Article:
Ardoch Roman Fort - History and Facts | History Hit

Ardoch Roman Fort

Dunblane, Scotland, United Kingdom

Ardoch Roman Fort contains the well preserved earthworks of a Roman fort in Scotland, with ditches up to 6ft high.

About Ardoch Roman Fort

Ardoch is a Roman fort in Central Scotland, in Perthshire. Situated on a windswept moor, it is one of the best preserved Roman forts in Britain and the best preserved of its kind anywhere in Scotland.

History of Ardoch

The first fort at Ardoch was constructed during the Flavian Period, in the latter half of the 1st century AD. Although no artefacts uncovered from Ardoch have been able to provide a precise date for its founding, construction likely dates to between 79 and 83 AD, when the Roman governor Agricola campaigned in Northern Britain with the intent of conquering the whole of the island.

The ditches and the rampart of the Flavian fort are still visible to this day.

Ardoch was soon abandoned by the Romans following Agricola’s campaign, but it was later reoccupied in the mid-2nd century, when the Romans returned to this area and constructed the Antonine Wall at the Forth-Clyde isthmus (c.142 – 154 AD). Positioned north of the Antonine Wall, Ardoch’s new purpose was to serve as a frontier outpost for the Wall. The Antonine Fort at Ardoch was different in size to the preceding Flavian fort, smaller in size with its own ditches. A key reason why Ardoch has so many ditches visible today is because of the site’s multiple uses by the Romans in antiquity.

There was possibly even a third Roman fort constructed at Ardoch in the early 3rd century AD, when Septimius Severus marched a massive army into the Scottish midlands on a punitive expedition against troublesome peoples in the area. Whether Severus built a new fort at Ardoch is debated, but we do know that his army was active in this area.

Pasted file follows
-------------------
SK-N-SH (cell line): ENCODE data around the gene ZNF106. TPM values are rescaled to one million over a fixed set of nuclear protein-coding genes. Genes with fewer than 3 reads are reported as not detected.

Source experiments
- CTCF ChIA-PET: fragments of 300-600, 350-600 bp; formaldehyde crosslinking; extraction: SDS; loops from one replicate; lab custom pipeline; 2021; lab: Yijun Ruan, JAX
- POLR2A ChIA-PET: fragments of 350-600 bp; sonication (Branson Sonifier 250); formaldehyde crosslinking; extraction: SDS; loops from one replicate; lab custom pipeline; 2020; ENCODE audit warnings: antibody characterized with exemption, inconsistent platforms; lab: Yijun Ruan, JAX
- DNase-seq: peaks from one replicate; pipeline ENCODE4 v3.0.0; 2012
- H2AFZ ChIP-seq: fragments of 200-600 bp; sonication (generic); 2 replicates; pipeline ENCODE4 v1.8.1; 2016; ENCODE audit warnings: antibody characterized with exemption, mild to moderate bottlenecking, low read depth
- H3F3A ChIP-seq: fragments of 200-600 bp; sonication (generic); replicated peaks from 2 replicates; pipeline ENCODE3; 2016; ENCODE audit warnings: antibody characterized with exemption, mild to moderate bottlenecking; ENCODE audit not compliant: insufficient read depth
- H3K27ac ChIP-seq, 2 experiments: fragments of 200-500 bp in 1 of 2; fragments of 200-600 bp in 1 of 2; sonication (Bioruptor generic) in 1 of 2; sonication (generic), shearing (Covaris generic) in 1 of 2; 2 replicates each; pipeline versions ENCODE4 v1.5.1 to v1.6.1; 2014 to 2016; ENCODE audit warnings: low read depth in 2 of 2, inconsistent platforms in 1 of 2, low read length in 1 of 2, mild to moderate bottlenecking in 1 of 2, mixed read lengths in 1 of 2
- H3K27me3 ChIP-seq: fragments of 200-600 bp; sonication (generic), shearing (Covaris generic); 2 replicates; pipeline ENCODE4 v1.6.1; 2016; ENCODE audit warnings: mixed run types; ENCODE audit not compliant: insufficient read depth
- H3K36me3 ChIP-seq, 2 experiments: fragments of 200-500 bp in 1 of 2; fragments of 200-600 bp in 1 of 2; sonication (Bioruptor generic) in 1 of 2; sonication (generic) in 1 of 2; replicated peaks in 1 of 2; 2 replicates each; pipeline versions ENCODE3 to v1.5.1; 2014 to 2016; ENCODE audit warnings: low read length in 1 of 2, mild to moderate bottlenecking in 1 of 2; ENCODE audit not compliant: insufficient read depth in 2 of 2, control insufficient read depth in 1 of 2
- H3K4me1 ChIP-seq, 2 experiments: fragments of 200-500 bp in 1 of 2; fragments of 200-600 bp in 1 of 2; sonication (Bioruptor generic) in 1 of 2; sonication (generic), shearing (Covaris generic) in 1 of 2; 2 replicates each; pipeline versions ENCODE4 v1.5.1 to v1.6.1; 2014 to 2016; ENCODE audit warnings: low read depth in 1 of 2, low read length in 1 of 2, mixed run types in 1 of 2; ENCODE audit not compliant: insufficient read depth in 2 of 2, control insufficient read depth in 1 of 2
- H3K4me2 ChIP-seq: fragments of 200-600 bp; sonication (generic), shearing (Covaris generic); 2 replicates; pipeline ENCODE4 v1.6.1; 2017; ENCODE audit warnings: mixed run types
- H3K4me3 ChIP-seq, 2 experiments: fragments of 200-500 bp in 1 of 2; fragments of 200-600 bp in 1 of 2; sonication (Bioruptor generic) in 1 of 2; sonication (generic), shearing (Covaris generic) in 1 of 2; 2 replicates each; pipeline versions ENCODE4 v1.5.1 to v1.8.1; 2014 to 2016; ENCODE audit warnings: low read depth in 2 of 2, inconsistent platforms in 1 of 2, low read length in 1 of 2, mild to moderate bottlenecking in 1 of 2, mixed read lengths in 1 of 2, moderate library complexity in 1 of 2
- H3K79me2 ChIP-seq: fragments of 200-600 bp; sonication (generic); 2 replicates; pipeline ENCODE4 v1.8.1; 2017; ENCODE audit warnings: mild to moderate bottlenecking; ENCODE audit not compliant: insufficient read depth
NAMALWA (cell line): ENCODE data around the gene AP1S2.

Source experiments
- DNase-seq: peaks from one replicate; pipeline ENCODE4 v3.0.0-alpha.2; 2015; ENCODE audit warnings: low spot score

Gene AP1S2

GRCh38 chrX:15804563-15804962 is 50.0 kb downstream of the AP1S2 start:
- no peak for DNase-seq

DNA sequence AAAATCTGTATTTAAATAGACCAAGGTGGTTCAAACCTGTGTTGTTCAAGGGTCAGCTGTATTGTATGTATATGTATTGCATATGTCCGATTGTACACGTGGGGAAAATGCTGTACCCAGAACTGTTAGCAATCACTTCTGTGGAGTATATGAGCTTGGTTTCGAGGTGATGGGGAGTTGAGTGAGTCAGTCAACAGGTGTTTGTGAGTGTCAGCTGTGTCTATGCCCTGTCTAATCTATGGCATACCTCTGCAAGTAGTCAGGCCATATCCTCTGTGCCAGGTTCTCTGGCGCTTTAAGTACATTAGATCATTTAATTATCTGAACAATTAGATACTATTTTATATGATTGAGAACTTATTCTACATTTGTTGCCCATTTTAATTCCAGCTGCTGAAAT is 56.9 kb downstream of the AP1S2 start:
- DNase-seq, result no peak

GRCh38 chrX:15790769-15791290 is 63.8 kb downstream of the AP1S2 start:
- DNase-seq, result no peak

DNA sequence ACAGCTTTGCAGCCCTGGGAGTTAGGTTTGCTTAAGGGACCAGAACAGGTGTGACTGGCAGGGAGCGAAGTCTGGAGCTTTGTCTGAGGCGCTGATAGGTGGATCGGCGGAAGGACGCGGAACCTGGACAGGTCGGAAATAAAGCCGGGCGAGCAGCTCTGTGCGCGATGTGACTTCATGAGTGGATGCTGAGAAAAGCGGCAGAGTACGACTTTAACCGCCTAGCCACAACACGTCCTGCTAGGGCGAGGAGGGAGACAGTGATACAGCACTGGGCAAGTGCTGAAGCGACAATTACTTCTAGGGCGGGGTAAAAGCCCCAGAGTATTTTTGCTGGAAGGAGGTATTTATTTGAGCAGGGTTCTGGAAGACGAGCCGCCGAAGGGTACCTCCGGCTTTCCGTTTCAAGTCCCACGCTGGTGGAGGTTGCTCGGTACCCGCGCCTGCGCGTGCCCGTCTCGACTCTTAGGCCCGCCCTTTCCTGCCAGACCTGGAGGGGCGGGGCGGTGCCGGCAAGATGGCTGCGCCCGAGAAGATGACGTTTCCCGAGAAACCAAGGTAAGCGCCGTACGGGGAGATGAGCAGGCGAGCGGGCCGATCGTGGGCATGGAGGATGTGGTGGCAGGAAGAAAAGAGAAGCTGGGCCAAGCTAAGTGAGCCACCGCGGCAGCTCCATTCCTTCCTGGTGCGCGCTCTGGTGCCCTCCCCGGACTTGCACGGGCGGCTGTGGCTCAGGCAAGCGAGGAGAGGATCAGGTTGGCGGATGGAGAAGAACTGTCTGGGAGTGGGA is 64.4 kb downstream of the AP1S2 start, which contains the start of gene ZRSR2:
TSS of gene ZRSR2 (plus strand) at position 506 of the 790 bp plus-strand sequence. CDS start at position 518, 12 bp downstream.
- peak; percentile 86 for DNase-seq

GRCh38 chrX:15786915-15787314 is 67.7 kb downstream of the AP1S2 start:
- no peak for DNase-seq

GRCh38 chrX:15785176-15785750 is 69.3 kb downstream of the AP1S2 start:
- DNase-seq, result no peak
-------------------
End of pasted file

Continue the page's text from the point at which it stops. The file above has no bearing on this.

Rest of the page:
In the area around Ardoch would have been several marching camps and a watchtower, the latter watching over a crucial road network that connected Ardoch with other forts and defences in the area. Archaeologists have dated the watchtower to the 1st century AD, but the date of the marching camps vary. Some are Flavian, while others may well date as late as Severus’ campaigns in the area more than a hundred years later.

Ardoch today

Today, only the ditches and ramparts of Ardoch Roman Fort can be clearly seen. In the middle of the fort is a slightly elevated area, but don’t be mistaken. This feature is not Roman, but medieval. The site of a medieval chapel, constructed on the site centuries after the Romans left Britain.

The ditches that survive are some 6 metres deep, steep on either side. From ground level, it is sometimes difficult to get a clear sense of how incredible the remains of this site are. By walking to the top of what was the Antonine earthworks however, you start to get a sense of the site’s majesty.

The land is owned by Blackford Estates, who you will need permission from if you wish to fly a drone at the site. Admission to the moor is free.

Getting to Ardoch

Ardoch is situated a few miles north of Stirling, not far from the A9. Although there is no dedicated parking at Ardoch, there is a large layby close by along the A822. You can also park in the nearby village of Braco. The nearest train station is Dunblane.

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Roman Sites in Scotland

Dive into Scotland's ancient past by discovering a range of its Roman ruins, from The Antonine Wall, to Bar Hill Fort, and more.